Iraqi forces may face a big battle near Baghdad before they can try to retake the Islamic State stronghold of Mosul: Falluja, a long-time bastion of Sunni Muslim jihadists sitting at the western gates of the capital.
The government of Prime Minister Haider al-Abadi and the US-led coalition backing it have been cagey so far in plans for Falluja, which lies between Baghdad and Ramadi, the capital of the western Anbar province that the Iraqi military recaptured this week from the militants.
Falluja was the first Iraqi city to fall to the men of Abu Bakr al-Baghdadi in January 2014, six month before the group that emerged from al Qaeda swept through a third of Iraqi territory and large parts of neighbouring Syria.Abadi, in a speech on Monday declaring victory in Ramadi, said the army would head next to Mosul, the biggest urban centre under Islamic State control. He said the northern city’s capture would mark the end of the “caliphate” proclaimed from the city’s main mosque in June 2014.
But with many other areas still held by Islamic State in western and northern Iraq, the authorities have not made clear what path they intend to take to Mosul, 400 km (250 miles) north of Baghdad.”The government will need to control Falluja before Mosul,” said Jabbar al-Yawar, secretary general of the peshmerga, the forces of the Kurdish regional government fighting Islamic State in northern Iraq, in an interview to al-Hadath TV.
Daily military statements mention air strikes and attacks by the Iraqi army and the international coalition in and around Falluja, a city with a pre-war population of around 300,000 located 70 km (45 miles) west of the capital.
But there has been no indication if and when a battle will be launched to take the city, which Baghdad-based analyst Hisham al-Hashimi said contains around 1,000 Islamic State fighters.”There’s a military leadership; there’s planning and a military vision,” Brigadier-General Yahya Rasool, spokesman for the joint operations command told Reuters on Thursday. “If a battle starts to liberate the centre of Falluja, Falluja itself or any other area, we will announce it officially.”
U.S. Army Captain Chance McCraw, a coalition intelligence officer, said the Iraqis were still working on plans for what to do after retaking Ramadi.
“I’m not going to tell you when they’re going to push out there (towards Falluja) but they’re going to push them out of all of Iraq. So if they’re in Iraq, they’re going to get pushed out eventually,” he told reporters in Baghdad on Wednesday.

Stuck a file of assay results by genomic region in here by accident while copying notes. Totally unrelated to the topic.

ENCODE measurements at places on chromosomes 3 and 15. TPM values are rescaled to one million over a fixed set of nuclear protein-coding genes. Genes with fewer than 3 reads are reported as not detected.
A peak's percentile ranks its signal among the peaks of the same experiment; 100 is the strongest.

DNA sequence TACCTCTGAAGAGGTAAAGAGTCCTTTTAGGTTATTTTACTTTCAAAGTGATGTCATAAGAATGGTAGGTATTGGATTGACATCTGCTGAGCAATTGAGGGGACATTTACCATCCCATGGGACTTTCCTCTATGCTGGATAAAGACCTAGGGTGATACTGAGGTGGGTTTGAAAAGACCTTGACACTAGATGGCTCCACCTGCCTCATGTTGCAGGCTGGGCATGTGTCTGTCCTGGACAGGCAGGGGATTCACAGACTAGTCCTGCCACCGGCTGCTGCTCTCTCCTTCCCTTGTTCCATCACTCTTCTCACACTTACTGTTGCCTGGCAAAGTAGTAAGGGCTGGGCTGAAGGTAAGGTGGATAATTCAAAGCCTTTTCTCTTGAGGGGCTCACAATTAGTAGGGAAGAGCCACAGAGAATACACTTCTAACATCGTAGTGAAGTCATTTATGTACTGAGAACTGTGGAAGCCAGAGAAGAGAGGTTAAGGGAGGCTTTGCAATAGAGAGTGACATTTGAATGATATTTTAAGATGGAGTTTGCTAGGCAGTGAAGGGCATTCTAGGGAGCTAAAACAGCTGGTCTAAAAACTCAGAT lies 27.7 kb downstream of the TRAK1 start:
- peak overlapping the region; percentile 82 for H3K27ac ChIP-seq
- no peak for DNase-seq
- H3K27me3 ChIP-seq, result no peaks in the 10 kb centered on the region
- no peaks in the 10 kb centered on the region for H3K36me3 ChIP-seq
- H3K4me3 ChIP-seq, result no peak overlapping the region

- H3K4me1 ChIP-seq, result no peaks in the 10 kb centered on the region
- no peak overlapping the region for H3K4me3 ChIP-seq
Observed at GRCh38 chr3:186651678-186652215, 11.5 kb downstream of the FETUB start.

About 3,000 families remaining in Falluja could be used as human shields, said the analyst Hashimi, who has worked with the Iraqi government.
Around 70,000 families have taken refuge in camps around Baghdad, according to Iraq’s High Commission for Human Rights director Fadel al-Gharawi.
Falluja, downstream from Ramadi in the Euphrates River valley, is encircled by the Iraqi army’s first quick response force division, the sixth division and the seventeenth division, according to the coalition’s McCraw, though some militants manage to slip past the military’s cordon.
Further south, on the road leading to the Shi’ite shrine city of Karbala, Iran-backed Shi’ite militiamen are holding ground, Iraqi officials have said.
Known as the “City of Minarets and Mother of Mosques”, Falluja is a focus for Sunni faith and identity in Iraq. It was badly damaged in two offensives by U.S. forces against al Qaeda insurgents in 2004.
The tribes of Anbar helped turn the tide of that insurgency at its height in 2006, banding together and making common cause with U.S. troops to rout al Qaeda.
The group’s resurgence in the form of Islamic State has divided residents of Anbar, where many accuse former Prime Minister Nuri al-Maliki of shutting Sunnis out of power and being a pawn of Shi’ite power Iran. Some sympathize with and support the Islamist militants, or are too fearful to move against them.
Local government officials say the militants’ defeat this week in Ramadi, the largest Sunni city to be recaptured from Islamic State, has weakened their morale and created tension with the population of Falluja and clashes with Sunni tribes. Those reports could not be independently confirmed. “After some Daesh fighters fled Ramadi to Falluja ... fears mounted among Falluja residents that a government offensive on their city could be imminent and pushed many families to try to leave the city,” said Ibrahim al-Fahdawi, a member of the city council, using a derogatory Arabic acronym for the militants. “Daesh elements threatened to execute anyone trying to flee, which triggered a squabble that developed into clashes between residents and Daesh, who were mostly foreigners,” he told Reuters by phone.